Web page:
This is not the time to debate the issue of “The anointing on the pastor covers the head of the female members in the church, hence their not covering of hair, or if Biafra should come or stay.”
Know their Culture
Engaged to someone from a different culture? Do everything you can to show respect for your fiancé’s family heritage. Go above and beyond and learn proper greeting etitquette (should you stand and greet, bow , or lie down?), and ask your partner to teach you a few pleasantries—like “pleasure to meet you” and “how are you”—in your future in-laws’ native language.
But don’t speak for others.
If they ask your fiancé a question, let him answer for himself. “If there are younger children there, make sure you don’t take on a parental role and tell them what to do or try to moderate their behavior.”
How Not To Act When Meeting The In-Laws For The First Time
* Do not suck up: People can genuinely smell fake from a mile away. Avoid unnecessary complements. Be pleasant and more importantly be yourself.
* Do not sit out on the sidelines: You are not just another friend your partner is bringing home to chill with, you may potentially be a cherished member of the family one day so play your part. Offer to help out in the kitchen and after eating help clean up.
* Do not participate in disagreements: There may be a member of the family under the same roof who does not get along with another member, that is their issue. Be cordial with everyone and treat them equally. All families argue and some people will never get along, however keep in mind that you are coming to dinner with a clean slate. Create your own relationship with the family instead of listening to opinion of others.
* Do not ignore your boo: It’s a big step introducing your new love to the family, believe me your partner has a case of the sweaty palms too. Try to complement him in the presence of his family, it not only keeps him at ease but shows the family how much you cherish him.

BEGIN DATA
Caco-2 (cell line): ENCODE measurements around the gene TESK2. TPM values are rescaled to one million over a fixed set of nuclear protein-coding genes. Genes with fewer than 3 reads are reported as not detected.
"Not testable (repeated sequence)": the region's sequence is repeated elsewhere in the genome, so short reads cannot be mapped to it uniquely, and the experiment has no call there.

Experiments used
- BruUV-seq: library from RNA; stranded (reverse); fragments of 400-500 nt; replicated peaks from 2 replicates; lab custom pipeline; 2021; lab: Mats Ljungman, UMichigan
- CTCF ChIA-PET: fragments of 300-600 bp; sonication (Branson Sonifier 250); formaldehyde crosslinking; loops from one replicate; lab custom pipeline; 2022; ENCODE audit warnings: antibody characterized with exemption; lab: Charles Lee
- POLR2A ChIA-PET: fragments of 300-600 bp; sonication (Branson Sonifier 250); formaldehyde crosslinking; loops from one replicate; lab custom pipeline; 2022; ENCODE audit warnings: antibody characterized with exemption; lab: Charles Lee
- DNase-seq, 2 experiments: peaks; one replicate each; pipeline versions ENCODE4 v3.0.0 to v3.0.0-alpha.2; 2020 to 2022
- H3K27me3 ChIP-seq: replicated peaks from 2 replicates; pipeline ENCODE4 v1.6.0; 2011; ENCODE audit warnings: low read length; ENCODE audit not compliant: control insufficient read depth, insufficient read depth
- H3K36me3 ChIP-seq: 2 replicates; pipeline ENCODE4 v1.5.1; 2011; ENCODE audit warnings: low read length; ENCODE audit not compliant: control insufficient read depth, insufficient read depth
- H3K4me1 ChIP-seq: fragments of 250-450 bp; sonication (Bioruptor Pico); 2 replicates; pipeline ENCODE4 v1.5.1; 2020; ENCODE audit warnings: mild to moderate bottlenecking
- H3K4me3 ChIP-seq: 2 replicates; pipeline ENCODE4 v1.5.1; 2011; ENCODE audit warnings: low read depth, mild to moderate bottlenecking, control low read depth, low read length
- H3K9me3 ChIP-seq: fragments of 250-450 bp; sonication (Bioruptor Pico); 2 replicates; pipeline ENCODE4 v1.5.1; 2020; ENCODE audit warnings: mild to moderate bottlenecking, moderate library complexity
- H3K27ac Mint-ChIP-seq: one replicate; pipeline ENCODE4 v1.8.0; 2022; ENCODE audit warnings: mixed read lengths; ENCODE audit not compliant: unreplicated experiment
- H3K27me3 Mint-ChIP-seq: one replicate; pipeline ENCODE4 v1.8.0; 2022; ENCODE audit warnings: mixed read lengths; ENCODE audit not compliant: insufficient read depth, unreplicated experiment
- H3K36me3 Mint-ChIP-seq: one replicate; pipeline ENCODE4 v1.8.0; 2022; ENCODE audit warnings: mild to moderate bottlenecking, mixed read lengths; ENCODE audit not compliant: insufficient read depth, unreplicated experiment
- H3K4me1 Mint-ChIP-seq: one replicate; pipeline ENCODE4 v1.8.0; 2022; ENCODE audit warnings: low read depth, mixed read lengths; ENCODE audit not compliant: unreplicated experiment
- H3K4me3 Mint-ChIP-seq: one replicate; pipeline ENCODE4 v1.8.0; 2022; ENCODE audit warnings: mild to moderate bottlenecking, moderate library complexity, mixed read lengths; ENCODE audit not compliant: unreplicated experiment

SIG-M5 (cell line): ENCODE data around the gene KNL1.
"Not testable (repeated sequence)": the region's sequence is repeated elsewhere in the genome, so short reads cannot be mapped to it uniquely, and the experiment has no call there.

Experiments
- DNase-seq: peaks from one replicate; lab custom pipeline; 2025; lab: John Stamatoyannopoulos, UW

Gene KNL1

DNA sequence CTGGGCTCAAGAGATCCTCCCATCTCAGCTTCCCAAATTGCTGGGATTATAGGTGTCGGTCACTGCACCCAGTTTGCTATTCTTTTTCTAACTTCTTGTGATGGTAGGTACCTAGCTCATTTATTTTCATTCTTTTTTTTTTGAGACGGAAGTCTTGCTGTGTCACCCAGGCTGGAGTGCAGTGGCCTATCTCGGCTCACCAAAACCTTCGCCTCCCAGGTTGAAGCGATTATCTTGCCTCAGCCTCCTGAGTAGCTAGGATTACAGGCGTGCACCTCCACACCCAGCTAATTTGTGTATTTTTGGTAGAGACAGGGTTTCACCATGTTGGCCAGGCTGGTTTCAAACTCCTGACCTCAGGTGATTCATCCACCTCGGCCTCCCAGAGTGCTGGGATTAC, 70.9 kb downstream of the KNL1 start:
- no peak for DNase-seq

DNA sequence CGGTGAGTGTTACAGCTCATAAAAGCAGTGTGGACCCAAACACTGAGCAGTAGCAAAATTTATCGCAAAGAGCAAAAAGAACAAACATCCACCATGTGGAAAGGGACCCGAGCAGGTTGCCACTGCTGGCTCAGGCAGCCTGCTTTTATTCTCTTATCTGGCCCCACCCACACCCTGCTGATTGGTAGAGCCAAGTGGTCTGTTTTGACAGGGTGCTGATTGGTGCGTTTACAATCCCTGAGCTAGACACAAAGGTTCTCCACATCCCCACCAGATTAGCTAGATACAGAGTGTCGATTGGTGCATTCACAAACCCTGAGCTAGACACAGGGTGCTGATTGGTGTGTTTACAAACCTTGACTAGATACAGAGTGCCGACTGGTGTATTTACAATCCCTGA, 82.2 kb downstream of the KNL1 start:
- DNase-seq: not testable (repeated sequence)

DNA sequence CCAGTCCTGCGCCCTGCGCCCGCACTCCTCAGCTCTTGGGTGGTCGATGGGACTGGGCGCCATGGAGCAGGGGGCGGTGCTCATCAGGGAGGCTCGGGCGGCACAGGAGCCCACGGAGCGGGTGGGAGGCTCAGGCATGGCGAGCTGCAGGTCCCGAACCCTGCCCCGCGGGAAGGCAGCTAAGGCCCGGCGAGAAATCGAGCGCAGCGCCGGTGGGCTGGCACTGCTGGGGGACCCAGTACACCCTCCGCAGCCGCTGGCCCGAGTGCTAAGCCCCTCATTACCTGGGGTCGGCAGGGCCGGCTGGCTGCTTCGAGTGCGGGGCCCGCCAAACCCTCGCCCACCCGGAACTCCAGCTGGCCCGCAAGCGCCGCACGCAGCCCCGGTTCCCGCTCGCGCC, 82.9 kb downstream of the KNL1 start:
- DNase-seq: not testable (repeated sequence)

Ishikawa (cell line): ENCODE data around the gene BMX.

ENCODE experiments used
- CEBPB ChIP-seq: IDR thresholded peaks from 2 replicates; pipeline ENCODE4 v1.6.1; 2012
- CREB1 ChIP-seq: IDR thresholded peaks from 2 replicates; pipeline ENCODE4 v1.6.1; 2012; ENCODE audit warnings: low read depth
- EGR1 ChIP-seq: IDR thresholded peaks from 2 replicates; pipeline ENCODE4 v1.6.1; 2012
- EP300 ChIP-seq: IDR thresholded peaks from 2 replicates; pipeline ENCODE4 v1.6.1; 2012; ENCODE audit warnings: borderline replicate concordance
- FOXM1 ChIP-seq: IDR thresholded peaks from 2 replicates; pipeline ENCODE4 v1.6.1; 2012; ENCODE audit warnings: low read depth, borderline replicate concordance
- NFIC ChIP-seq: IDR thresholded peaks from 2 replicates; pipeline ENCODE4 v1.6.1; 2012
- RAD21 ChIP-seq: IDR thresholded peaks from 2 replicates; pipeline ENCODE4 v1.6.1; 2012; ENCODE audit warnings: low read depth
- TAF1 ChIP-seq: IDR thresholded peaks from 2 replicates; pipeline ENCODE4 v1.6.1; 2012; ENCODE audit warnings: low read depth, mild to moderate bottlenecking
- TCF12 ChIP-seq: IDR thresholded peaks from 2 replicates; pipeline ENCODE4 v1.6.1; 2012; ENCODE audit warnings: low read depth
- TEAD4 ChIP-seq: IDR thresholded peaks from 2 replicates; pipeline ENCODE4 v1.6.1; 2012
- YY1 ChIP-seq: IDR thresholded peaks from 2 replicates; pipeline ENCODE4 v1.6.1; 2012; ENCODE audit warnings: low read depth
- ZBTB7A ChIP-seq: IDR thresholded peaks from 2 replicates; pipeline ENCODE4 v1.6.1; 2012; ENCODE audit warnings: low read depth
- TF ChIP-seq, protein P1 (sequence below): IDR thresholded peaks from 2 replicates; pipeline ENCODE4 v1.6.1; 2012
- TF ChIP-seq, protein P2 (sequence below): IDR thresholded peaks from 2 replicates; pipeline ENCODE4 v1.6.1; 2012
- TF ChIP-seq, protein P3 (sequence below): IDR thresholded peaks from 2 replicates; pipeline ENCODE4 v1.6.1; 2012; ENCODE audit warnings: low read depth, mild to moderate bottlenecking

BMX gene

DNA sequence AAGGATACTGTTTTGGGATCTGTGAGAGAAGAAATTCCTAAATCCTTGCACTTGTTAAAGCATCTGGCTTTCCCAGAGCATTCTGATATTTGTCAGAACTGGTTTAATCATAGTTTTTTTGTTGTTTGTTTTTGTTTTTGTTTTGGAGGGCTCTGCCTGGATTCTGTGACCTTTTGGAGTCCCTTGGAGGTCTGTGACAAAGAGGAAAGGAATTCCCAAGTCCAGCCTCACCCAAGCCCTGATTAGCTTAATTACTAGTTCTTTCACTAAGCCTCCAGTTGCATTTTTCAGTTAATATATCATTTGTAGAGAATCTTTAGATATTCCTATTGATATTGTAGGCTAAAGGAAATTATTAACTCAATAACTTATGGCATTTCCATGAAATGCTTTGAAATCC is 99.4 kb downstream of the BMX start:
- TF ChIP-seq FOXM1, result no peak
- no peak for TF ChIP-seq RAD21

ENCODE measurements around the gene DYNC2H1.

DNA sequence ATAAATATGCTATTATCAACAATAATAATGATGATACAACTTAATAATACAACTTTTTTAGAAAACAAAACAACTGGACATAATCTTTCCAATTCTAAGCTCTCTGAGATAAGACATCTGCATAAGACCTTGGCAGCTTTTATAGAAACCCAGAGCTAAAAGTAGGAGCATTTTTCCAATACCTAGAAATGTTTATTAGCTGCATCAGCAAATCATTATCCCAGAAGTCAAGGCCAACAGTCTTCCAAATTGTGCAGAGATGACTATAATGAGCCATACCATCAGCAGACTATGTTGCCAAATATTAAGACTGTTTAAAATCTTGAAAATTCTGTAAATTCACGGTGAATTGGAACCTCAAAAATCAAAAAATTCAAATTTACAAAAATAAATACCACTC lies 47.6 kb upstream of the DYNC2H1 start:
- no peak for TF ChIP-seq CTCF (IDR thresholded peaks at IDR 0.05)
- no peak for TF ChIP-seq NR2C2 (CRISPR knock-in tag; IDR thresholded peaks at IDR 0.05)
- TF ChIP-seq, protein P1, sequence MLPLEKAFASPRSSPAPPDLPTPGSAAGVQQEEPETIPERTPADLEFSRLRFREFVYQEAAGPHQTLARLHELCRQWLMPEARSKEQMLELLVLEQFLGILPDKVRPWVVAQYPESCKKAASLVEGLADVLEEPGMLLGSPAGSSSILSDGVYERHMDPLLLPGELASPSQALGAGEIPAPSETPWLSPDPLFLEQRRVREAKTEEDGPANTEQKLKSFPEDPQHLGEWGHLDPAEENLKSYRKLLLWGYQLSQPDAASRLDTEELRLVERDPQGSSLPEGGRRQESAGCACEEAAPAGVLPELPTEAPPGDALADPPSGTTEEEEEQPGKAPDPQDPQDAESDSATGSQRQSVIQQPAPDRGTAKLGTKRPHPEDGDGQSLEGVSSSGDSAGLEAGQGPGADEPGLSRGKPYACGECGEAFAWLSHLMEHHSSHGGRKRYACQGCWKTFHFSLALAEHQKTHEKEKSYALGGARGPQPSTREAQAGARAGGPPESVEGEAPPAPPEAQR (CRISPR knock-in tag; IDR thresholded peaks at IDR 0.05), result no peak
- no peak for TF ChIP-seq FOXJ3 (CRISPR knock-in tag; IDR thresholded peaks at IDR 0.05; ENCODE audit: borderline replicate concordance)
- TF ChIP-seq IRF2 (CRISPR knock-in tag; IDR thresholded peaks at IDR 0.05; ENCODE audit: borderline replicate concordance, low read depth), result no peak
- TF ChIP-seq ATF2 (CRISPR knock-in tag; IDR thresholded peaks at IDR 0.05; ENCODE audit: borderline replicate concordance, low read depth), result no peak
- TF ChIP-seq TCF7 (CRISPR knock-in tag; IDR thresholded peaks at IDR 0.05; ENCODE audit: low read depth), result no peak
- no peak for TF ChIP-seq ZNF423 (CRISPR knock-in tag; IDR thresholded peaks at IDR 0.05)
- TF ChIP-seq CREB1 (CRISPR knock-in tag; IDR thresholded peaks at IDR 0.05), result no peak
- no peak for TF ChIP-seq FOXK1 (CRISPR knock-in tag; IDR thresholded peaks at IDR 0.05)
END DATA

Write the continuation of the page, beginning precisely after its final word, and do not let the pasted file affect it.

rules of meeting the mother-in-law
1. Get in the three Cs as early as possible. Compliment her outfit. Compliment her cooking. Compliment her son. Simple.
2. Forget your interests – this conversation is all about her. Gardening? Love it. Do It Yourself? Always want to. Sugarcraft? How FASCINATING.
3. However free thinking she may appear, do not swear, do not expose your midriff and do not reference drugs or alcohol.
4. A family argument breaks out? You’re on her side. No question.
5. So her attitude towards you appears rigid. Soften her up by asking for her advice.
6. Ask questions – you’ll seem interested and it’ll give her less opportunity to quiz you.
7. Save your Phone for the journey home. Watching you get on the phone after every two sentence = instant hate.
8. She wants to think she knows her son better than you. When it comes to his
favourite food and his bad habits – let her tell you.
10. And finally remember this: The relationship between mother and son has been long discussed and troubled over. So if she’s a bit weird towards you, don’t take it personally.
That’s all, folks!